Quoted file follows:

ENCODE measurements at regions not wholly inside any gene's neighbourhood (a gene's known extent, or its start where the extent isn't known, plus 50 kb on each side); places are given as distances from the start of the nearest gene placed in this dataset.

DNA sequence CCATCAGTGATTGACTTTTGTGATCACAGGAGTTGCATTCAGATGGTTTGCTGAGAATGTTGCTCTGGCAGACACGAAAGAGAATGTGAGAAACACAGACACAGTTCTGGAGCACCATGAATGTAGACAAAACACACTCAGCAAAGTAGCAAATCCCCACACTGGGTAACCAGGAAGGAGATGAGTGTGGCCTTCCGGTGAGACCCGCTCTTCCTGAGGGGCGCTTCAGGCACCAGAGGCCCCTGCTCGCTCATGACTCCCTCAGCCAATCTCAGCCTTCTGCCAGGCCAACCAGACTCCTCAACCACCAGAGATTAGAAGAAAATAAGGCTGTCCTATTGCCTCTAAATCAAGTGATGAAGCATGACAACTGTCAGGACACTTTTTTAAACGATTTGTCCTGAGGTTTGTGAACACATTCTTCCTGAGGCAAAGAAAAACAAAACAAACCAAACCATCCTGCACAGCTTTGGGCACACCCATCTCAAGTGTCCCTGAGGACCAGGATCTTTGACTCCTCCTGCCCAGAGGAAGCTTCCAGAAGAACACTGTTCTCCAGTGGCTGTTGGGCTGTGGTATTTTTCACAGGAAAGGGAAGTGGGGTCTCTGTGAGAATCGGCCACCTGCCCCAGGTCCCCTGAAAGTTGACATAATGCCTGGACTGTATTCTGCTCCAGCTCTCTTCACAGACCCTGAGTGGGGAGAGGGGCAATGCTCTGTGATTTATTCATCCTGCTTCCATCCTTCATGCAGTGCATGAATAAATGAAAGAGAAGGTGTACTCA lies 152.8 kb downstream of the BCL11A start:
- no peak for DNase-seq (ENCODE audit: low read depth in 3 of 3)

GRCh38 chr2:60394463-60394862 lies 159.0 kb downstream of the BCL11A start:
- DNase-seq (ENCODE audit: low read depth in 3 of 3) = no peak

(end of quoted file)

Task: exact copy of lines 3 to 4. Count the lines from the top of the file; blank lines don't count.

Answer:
- no peak for DNase-seq (ENCODE audit: low read depth in 3 of 3)

GRCh38 chr2:60394463-60394862 lies 159.0 kb downstream of the BCL11A start: